Articles written in Journal of Earth System Science
Volume 126 Issue 1 February 2017 Article ID 0011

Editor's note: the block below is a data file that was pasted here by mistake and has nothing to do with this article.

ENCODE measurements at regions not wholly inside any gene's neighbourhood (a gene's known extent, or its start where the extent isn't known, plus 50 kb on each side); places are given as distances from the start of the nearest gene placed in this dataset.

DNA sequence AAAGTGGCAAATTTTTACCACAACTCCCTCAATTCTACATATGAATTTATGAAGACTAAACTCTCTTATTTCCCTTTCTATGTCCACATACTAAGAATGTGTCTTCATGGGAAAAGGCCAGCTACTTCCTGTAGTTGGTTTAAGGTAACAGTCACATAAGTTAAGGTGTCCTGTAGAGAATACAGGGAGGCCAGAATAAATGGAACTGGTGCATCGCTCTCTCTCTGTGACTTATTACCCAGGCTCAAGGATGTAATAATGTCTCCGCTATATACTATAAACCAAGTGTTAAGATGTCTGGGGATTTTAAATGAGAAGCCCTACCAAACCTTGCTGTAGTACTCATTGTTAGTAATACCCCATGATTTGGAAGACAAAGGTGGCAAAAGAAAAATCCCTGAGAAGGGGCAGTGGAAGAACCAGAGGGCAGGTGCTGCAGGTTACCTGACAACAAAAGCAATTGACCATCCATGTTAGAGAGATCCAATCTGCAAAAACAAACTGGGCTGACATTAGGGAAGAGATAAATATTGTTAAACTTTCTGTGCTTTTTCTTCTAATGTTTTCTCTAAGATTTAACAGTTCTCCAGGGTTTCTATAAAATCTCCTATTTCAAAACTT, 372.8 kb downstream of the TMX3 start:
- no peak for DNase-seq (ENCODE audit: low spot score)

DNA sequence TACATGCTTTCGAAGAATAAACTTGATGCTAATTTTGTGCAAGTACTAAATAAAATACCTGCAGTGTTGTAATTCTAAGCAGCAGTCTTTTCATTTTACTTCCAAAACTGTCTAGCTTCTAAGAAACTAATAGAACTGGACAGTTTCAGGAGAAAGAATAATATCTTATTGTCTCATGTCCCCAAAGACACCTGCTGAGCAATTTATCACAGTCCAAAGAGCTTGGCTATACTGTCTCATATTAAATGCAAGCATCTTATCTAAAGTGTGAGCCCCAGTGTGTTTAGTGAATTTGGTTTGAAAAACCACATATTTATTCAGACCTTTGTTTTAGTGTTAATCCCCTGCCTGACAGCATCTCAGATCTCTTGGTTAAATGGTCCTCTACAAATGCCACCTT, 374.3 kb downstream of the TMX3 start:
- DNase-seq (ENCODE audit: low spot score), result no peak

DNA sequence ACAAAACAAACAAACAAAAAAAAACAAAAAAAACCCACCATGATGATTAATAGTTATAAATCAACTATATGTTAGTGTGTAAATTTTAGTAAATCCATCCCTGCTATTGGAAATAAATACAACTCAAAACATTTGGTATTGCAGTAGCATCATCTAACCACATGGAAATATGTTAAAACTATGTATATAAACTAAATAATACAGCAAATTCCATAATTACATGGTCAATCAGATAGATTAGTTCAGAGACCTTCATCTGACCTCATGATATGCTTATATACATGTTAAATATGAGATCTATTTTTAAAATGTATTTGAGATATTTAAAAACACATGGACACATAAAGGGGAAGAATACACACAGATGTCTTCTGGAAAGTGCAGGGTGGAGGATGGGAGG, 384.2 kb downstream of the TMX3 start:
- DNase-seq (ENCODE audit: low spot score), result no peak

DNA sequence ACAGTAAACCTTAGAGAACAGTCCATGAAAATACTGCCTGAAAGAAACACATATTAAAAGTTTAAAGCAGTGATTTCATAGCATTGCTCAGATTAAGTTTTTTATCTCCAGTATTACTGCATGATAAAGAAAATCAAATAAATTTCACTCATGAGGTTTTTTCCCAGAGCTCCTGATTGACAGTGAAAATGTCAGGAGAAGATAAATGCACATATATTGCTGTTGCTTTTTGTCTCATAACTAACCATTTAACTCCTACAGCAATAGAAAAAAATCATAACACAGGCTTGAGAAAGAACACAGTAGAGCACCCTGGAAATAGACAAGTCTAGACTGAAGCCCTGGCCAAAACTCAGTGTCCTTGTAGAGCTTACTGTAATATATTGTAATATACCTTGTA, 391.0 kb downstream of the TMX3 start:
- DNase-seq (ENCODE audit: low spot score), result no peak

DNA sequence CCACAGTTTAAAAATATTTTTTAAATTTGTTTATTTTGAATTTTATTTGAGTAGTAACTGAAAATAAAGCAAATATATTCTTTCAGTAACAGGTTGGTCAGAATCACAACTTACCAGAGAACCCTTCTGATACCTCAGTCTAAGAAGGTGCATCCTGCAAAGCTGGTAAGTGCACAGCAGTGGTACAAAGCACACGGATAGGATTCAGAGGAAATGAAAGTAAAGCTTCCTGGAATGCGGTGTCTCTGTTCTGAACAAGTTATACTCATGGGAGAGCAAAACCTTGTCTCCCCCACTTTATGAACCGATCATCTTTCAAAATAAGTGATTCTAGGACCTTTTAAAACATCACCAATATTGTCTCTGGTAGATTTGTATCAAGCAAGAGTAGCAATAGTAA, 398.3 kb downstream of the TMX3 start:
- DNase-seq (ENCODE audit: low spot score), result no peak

Carbon emissions released from forest fires have been identified as an environmental issue in the context of global warming. This study provides data on spatial and temporal patterns of fire incidences, burnt area and carbon emissions covering natural vegetation types (forest, scrub and grassland) and Protected Areas of India. The total area affected by fire in the forest, scrub and grasslands have been estimated as 48765.45, 6540.97 and 1821.33 km², respectively, in 2014 using Resourcesat-2 AWiFS data. The total CO₂ emissions from fires of these vegetation types in India were estimated to be 98.11 Tg during 2014. The highest emissions were caused by dry deciduous forests, followed by moist deciduous forests. The fire season typically occurs in February, March, April and May in different parts of India. Monthly CO₂ emissions from fires for different vegetation types have been calculated for February, March, April and May and estimated as 2.26, 33.53, 32.15 and 30.17 Tg, respectively. Protected Areas represent 11.46% of the total natural vegetation cover of India. Analysis of fire occurrences over a 10-year period with two types of sensor data, i.e., AWiFS and MODIS, have found fires in 281 (out of 614) Protected Areas of India. About 16.78 Tg of CO₂ emissions were estimated in Protected Areas in 2014. The natural vegetation types of Protected Areas have contributed for burnt area of 17.3% and CO₂ emissions of 17.1% as compared to total natural vegetation burnt area and emissions in India in 2014. 9.4% of the total vegetation in the Protected Areas was burnt in 2014. Our results suggest that Protected Areas have to be considered for strict fire management as an effective strategy for mitigating climate change and biodiversity conservation.